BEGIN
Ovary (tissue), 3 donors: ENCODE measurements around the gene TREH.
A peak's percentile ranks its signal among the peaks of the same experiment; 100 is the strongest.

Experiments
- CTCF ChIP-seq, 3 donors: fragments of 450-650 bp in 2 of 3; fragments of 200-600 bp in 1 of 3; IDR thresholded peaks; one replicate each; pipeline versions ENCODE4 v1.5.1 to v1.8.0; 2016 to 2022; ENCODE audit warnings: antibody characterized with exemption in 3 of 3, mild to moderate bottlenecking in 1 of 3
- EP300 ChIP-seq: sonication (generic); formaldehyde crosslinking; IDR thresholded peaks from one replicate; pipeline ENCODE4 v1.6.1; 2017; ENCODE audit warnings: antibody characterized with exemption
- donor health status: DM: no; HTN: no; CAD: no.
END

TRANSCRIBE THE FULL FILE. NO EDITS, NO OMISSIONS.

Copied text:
Ovary (tissue), 3 donors: ENCODE measurements around the gene TREH.
A peak's percentile ranks its signal among the peaks of the same experiment; 100 is the strongest.

Experiments
- CTCF ChIP-seq, 3 donors: fragments of 450-650 bp in 2 of 3; fragments of 200-600 bp in 1 of 3; IDR thresholded peaks; one replicate each; pipeline versions ENCODE4 v1.5.1 to v1.8.0; 2016 to 2022; ENCODE audit warnings: antibody characterized with exemption in 3 of 3, mild to moderate bottlenecking in 1 of 3
- EP300 ChIP-seq: sonication (generic); formaldehyde crosslinking; IDR thresholded peaks from one replicate; pipeline ENCODE4 v1.6.1; 2017; ENCODE audit warnings: antibody characterized with exemption
- donor health status: DM: no; HTN: no; CAD: no.